Canada has finally achieved its long-held ambition to legalise recreational cannabis. As of today, Canadian adults can purchase and consume the drug from licensed producers across the entire country.
The country’s historic Bill C-45 was approved by Canada’s Parliament and Senate earlier this year but was quickly followed by a game of political see-saw as various provinces wanted their say on how cannabis should be regulated.
With all the nit-picking and legal wrangling finally settled, sales of marijuana for recreational use will commence across Canada as of today.
October 17th 2018 will go down in history as the country’s official legalisation date and could be celebrated like another 420 event that already attracts global celebration and activism every year.
The end of prohibition means it will be entirely legal for adults to consume cannabis, and under federal law, allows individuals to grow “limited quantities” at home.
Benefitting from cannabis
Not only do consumers stand to benefit, but so do businesses.
Dozens of companies including the large front-runners Canopy Growth, Aurora Cannabis and Tilray, have already rushed to the scene and raised bulky valuations, on a mission to monetise an industry that has spent decades in government dungeons.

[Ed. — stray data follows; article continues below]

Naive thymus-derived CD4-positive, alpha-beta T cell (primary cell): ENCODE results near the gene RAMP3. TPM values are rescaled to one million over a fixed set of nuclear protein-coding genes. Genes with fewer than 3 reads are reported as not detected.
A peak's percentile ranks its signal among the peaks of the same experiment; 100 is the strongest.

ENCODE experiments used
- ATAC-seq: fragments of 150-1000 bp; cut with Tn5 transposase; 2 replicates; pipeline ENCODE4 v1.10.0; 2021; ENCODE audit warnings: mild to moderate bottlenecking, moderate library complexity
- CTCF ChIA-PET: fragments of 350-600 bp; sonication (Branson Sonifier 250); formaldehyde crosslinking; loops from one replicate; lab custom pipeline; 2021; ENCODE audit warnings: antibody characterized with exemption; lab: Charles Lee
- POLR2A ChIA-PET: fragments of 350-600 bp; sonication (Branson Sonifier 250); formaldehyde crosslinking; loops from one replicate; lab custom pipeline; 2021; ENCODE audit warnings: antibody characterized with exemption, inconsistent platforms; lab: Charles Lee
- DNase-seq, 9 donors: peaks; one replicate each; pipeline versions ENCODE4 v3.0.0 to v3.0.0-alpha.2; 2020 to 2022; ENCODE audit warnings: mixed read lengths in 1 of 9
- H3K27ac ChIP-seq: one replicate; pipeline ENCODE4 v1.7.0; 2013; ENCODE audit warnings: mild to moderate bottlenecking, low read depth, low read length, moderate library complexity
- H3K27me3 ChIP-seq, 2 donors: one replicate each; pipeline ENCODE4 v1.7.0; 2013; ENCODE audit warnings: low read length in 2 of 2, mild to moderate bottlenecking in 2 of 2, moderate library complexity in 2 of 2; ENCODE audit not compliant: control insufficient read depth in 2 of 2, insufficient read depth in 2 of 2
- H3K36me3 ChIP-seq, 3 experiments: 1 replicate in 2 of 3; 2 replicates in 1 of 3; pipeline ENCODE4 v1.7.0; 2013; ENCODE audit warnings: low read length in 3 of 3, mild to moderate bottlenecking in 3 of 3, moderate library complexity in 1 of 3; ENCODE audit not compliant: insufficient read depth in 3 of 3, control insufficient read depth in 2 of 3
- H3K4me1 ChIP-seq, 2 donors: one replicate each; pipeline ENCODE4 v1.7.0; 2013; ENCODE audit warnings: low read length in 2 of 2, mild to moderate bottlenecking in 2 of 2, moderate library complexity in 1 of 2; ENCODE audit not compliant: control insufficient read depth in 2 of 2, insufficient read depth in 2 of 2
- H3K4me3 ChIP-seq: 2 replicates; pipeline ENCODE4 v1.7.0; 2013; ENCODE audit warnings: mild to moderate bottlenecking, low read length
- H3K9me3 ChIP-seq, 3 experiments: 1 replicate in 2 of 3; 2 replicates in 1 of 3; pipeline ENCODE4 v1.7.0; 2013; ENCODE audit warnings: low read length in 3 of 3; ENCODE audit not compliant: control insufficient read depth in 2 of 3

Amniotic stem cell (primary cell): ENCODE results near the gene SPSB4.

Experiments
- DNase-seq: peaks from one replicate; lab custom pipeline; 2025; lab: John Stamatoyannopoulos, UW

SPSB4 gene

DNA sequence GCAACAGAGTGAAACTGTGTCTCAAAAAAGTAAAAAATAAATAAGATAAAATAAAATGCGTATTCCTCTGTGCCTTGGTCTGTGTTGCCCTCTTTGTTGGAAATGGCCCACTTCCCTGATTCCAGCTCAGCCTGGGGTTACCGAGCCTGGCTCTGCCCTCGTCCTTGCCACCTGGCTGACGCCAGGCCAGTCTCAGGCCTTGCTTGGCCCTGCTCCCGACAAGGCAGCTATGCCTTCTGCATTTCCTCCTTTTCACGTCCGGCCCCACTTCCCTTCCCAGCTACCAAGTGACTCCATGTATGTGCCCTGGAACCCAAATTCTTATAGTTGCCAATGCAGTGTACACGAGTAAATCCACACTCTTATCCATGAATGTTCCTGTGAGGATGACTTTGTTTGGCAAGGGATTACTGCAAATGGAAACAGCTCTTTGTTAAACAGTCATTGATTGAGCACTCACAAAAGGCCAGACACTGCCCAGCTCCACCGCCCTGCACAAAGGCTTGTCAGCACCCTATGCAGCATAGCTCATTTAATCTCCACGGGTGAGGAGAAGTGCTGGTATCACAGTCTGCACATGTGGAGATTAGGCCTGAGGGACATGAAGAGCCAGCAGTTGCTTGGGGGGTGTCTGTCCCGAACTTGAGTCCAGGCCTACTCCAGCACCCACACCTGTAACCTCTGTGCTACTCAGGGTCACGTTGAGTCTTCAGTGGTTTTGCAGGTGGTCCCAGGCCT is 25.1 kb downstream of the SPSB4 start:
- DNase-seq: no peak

According to cannabis-focused entrepreneurs (both in Canada and Australia), today marks “a historic time to be in Canada”, at the go-ahead moment of the drug’s legalisation.
Canadian lawmakers and the country’s incumbent Prime Minister Justin Trudeau claim one of the key aims behind the bold move was to disrupt the existing black market cannabis industry that hauls in almost C$6 billion (A$6.5 billion) each year, around C$1,200 (A$1,300) per user.
Analysts suggest the size of the consumer pot market will be anywhere from $4 billion to $9 billion with between 3.4 million and 6 million people estimated to use cannabis recreationally in the first year after legalisation.
Canada’s impending marijuana market is expected to reap a large windfall for first-movers in the space, which has tempted several companies to invest in the cannabis market, as stigma fades around the drug’s use.
The peloton of cannabis companies that have sprouted across Canada is focused on generating significant revenues from not only growing cannabis but also seeking to create vertically-integrated supply-chains from production to end-user sales.
Even soft-drinks giant Coca-Cola is gearing up to get in on the act with a brand of cannabis-infused “wellness drinks”.
Furthermore, hydroponics equipment manufacturers are bustling with optimism – looking to selling shovels in a potential cannabis gold rush.
Not only that, most of the contenders want to supply the entire gamut of potential buyers including ongoing research laboratories and Canada’s medical healthcare sector which saw medicinal cannabis legalised way back in 2001.
However, there could be a sting in the tail for eager-beaver Canadian pot smokers due to significant variations in what’s legal (or not) across Canada’s 10 provinces and three territories.
Potential problems in paradise
To illustrate the potential problem lurking within Canada’s newly-established cannabis legislation, consider the following: